One of the nation’s largest providers of aged care services in the outback has backed calls for further support for aged care nurses working in remote areas.
The group’s NT Regional Manager, Sharon Davis, said it is difficult to attract staff to many of her facilities because there is an undersupply of appropriate affordable housing.
“At a minimum here in the Northern Territory, our wages are 30 per cent behind those received by nurses in the public hospital system,” she said.
“And then the public hospitals in places like Tennant Creek and Alice Creek have staff housing in place. If you go to places like Mutitjulu, near [Uluru], there is housing for the community nurses but nothing for the aged care staff.”
“When we have to pay for housing and our costs are already over and above the mainstream, it cripples us. Most of our services get a small viability supplement according to where they are located, but it is not enough to fill the gap.”
Ms Davis said she had recently received three resignations from staff at Frontier Services’ Derby facility in Western Australia because rental costs were going up.
“One woman’s housing costs $350 a week at the moment but in two weeks it will go up to $450 a week and then in two months time, it will go up again to $700 a week,” she said.
“That’s because in Derby, they now have a detention centre and they are building a new prison so there is a high demand for housing.”
Ms Davis would like the government to provide allocated housing or capital funding to services operating aged care services in remote areas to enable them to provide accommodation for their staff.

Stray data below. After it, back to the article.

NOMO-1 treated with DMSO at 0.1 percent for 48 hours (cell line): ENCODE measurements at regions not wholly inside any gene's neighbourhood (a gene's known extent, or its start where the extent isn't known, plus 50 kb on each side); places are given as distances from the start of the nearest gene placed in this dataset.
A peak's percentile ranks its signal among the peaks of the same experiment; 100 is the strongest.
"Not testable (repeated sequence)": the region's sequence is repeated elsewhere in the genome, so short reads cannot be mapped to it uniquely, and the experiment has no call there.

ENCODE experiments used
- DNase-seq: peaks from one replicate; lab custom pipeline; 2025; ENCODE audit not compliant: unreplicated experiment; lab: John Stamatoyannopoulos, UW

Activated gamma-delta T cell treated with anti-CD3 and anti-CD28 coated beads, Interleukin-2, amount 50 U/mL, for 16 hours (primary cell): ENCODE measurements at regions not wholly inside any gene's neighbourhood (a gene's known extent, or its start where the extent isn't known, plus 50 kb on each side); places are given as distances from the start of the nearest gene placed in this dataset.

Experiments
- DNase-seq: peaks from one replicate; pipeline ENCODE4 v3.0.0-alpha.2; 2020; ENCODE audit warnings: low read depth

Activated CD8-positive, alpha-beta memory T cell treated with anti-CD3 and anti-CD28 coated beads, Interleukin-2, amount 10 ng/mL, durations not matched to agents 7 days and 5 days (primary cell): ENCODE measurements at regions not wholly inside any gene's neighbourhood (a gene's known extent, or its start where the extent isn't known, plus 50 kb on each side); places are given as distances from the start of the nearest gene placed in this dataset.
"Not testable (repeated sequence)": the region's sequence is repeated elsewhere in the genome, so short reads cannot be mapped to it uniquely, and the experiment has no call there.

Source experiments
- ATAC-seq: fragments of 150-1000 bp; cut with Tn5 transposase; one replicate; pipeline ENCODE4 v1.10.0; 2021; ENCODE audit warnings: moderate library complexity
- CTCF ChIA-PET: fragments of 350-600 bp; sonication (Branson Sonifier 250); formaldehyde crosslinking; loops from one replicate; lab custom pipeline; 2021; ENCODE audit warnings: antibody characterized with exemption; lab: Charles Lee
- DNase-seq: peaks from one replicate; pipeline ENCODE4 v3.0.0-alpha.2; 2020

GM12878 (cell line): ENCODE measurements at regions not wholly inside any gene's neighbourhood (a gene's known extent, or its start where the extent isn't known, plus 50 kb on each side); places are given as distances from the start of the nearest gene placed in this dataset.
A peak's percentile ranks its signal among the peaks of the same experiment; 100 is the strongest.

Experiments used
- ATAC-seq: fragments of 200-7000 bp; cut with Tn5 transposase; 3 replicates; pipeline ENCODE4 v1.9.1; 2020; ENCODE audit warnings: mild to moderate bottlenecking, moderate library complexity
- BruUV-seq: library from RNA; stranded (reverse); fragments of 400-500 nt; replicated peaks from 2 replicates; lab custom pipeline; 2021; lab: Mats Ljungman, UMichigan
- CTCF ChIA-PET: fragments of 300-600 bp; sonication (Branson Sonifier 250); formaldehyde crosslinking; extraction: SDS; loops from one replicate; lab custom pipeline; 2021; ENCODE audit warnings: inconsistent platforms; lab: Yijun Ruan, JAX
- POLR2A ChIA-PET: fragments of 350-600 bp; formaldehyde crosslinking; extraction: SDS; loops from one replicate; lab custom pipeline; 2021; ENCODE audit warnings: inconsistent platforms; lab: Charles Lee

“Doctors, ambulances drivers and nurses in local clinics, as well as teachers, all have their housing provided,” she said.
“I do understand that it is different when you consider that aged care is Commonwealth funded and the other positions are usually using state [or territory] based funding but it is something that needs to be addressed.”
Frontier Services has been outlining its concerns to the Productivity Commission, as it continues to conduct its aged care inquiry.
Ms Davis said the commission understands the issues affecting organisations operating in remote communities but she says there is a need for a new approach to aged care in the outback.
“Somewhere along the line, government…and the Australian community, have to decide whether they are fair dinkum about delivering services in the bush,” she said.